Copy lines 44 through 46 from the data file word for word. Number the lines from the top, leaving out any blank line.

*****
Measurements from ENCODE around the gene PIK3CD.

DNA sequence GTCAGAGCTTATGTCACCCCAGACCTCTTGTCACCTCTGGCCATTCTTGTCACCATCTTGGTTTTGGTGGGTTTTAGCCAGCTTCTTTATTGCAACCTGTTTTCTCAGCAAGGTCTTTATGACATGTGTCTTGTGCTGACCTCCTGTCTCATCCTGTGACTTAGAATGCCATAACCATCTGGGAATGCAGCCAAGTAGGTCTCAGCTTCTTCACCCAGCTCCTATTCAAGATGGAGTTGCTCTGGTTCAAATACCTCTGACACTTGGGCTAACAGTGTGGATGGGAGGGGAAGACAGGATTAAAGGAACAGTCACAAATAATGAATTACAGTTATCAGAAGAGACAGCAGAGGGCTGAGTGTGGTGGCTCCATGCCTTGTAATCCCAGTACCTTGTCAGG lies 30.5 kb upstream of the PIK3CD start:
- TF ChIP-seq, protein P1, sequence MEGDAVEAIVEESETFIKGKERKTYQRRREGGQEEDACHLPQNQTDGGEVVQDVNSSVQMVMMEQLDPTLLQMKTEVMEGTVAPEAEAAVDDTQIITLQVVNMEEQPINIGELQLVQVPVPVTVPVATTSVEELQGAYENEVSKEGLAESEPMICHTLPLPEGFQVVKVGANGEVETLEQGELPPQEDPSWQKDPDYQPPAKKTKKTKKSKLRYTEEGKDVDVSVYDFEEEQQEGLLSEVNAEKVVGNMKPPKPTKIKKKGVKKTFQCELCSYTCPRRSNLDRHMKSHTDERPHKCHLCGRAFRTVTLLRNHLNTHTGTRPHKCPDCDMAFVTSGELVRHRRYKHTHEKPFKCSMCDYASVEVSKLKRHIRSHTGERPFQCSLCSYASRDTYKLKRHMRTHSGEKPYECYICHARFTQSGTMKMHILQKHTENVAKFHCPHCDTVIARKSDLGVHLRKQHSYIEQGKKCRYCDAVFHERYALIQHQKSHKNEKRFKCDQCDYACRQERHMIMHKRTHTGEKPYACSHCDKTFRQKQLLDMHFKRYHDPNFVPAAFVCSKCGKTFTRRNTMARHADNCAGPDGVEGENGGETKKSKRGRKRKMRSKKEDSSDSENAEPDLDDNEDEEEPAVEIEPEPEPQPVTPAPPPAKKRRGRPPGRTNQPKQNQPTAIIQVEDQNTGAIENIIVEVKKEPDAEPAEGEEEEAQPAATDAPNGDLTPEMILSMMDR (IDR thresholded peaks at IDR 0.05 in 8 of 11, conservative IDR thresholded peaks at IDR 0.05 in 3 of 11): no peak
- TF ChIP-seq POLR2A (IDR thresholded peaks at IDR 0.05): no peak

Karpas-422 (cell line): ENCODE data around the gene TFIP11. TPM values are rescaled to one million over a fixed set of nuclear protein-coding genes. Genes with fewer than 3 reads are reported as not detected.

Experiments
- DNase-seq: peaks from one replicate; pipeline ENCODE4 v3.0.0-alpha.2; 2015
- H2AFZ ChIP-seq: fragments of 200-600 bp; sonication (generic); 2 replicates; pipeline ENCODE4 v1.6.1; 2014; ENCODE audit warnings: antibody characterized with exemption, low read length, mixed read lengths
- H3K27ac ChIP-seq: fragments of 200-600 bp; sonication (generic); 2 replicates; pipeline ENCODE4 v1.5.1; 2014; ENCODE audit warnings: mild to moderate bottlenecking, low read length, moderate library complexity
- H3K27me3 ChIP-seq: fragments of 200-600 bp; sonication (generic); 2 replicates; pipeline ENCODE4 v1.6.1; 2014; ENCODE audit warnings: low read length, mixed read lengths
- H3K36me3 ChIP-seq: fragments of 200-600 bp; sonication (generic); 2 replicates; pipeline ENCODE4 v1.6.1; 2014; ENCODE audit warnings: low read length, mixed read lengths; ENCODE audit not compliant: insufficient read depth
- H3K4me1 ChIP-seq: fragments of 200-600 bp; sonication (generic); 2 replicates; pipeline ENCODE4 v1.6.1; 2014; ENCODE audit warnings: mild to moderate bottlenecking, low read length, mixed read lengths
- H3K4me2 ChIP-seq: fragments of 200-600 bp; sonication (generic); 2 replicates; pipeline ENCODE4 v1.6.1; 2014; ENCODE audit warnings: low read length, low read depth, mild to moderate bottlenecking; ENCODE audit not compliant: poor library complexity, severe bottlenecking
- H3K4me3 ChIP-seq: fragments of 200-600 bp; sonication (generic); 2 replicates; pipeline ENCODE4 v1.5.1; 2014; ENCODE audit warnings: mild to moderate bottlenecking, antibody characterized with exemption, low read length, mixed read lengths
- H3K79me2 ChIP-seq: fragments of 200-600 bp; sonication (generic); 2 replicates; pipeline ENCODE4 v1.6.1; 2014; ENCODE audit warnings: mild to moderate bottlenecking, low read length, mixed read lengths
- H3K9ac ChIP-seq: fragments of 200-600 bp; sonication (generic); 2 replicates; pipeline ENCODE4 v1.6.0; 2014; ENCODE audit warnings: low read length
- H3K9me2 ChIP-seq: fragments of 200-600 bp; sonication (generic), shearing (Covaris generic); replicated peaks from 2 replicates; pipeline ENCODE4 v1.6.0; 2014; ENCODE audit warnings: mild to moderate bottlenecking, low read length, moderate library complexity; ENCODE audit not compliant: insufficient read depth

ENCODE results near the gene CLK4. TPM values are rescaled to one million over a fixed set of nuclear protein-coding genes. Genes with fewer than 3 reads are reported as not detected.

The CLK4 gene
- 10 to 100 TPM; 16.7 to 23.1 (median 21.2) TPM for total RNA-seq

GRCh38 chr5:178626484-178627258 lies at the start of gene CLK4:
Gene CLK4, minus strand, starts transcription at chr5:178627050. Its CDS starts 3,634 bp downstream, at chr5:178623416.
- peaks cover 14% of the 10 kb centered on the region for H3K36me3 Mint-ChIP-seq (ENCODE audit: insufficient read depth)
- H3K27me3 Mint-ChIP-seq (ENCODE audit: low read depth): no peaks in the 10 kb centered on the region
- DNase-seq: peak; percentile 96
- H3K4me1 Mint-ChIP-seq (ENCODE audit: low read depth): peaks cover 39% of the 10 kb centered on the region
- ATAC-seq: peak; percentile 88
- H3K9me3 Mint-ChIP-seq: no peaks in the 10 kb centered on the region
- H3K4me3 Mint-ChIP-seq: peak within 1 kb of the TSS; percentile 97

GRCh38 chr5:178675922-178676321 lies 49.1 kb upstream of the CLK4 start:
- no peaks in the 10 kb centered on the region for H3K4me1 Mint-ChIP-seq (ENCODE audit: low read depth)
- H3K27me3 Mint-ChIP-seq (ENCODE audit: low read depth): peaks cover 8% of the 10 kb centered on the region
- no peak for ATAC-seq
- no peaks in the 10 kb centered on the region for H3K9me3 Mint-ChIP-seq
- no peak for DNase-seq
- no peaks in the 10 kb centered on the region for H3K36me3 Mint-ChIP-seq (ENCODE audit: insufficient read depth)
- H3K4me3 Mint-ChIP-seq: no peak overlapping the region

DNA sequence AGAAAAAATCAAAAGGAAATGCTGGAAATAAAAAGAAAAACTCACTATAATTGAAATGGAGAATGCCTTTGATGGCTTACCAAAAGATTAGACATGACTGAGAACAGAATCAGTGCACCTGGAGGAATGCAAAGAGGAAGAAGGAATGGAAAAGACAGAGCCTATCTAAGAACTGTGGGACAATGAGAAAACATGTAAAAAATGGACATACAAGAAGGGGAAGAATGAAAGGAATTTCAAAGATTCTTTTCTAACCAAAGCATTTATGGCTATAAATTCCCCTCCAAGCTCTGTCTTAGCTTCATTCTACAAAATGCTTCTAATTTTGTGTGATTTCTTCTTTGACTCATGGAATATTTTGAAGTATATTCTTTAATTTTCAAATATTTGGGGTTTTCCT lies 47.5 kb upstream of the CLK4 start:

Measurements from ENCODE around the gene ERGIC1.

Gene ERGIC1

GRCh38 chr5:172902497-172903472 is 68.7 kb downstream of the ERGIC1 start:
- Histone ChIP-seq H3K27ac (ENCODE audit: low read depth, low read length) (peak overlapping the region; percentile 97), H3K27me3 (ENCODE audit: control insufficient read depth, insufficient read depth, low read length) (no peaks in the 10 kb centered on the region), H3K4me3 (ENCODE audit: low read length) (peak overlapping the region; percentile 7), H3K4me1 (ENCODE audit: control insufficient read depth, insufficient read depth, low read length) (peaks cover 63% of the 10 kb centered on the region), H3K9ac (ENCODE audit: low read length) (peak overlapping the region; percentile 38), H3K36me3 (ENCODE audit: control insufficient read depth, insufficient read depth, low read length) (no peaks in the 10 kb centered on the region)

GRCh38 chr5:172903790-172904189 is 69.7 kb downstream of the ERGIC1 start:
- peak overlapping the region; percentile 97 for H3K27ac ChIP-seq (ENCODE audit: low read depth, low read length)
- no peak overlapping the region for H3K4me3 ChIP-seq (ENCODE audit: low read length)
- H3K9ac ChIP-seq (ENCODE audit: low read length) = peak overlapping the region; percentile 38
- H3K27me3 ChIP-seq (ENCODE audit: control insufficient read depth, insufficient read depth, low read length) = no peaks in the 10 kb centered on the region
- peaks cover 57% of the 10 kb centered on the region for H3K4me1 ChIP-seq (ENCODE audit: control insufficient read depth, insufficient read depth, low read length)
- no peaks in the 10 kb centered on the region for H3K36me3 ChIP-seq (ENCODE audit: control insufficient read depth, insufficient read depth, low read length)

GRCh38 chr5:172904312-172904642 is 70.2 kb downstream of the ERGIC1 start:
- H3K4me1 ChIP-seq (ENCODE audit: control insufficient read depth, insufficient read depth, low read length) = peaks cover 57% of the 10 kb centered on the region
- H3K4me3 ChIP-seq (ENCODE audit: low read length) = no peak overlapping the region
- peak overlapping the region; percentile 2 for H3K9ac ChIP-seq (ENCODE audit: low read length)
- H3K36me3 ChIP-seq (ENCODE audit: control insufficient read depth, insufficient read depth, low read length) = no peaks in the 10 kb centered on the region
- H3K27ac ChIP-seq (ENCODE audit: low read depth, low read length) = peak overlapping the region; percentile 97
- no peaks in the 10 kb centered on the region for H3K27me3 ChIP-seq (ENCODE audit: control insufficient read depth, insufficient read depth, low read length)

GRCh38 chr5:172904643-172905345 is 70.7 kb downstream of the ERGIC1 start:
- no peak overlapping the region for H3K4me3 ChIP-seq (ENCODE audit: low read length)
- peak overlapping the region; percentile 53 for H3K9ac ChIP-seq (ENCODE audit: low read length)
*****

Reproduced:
- peak overlapping the region; percentile 97 for H3K27ac ChIP-seq (ENCODE audit: low read depth, low read length)
- no peak overlapping the region for H3K4me3 ChIP-seq (ENCODE audit: low read length)
- H3K9ac ChIP-seq (ENCODE audit: low read length) = peak overlapping the region; percentile 38